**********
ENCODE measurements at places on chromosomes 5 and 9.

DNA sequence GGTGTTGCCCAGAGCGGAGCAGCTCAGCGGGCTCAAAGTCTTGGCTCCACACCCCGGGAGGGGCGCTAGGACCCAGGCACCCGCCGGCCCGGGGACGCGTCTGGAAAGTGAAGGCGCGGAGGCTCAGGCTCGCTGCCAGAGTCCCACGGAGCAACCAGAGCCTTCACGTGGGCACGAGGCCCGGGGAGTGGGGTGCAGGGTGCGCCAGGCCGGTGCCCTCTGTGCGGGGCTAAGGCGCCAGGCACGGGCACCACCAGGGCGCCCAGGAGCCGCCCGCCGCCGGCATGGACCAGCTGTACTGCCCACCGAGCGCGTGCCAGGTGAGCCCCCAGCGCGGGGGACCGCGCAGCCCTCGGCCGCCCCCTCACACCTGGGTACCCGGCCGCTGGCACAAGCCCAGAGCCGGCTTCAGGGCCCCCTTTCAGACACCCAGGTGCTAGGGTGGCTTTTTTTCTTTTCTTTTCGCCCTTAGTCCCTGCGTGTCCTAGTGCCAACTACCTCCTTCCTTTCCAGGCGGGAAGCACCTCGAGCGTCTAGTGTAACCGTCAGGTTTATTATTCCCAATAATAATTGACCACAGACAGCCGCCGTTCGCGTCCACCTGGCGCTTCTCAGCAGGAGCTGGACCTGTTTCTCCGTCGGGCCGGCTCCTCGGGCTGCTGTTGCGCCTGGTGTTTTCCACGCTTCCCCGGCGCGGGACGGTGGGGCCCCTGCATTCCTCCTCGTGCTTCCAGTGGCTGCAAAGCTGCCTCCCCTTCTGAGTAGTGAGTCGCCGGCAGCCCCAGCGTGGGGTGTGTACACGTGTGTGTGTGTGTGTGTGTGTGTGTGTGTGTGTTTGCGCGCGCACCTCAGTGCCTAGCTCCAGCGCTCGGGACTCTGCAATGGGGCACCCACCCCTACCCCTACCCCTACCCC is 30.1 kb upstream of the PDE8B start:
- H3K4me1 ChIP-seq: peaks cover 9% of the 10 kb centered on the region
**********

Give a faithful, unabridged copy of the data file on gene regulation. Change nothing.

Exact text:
ENCODE measurements at places on chromosomes 5 and 9.

DNA sequence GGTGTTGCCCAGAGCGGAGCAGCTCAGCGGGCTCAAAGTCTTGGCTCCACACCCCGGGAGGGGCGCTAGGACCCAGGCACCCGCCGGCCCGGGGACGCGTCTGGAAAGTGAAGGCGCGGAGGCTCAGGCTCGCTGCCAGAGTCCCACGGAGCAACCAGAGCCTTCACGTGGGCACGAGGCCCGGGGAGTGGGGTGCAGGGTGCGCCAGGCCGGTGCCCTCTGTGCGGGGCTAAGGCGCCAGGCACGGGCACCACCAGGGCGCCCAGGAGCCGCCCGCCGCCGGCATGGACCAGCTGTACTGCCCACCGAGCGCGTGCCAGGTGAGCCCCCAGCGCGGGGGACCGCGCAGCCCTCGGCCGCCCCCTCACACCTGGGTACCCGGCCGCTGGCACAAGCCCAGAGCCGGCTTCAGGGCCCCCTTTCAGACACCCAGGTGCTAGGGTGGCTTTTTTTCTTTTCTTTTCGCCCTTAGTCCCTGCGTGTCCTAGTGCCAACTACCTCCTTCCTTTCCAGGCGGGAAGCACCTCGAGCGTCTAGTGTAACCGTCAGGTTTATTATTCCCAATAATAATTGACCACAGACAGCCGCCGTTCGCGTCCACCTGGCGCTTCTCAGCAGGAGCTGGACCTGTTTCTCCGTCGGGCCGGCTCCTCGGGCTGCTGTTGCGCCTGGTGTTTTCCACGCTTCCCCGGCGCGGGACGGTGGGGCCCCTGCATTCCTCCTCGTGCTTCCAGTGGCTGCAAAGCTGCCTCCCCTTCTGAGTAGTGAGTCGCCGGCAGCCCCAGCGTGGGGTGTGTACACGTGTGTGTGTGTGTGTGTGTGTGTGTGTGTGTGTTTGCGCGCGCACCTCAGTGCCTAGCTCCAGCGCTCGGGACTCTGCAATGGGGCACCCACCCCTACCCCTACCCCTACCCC is 30.1 kb upstream of the PDE8B start:
- H3K4me1 ChIP-seq: peaks cover 9% of the 10 kb centered on the region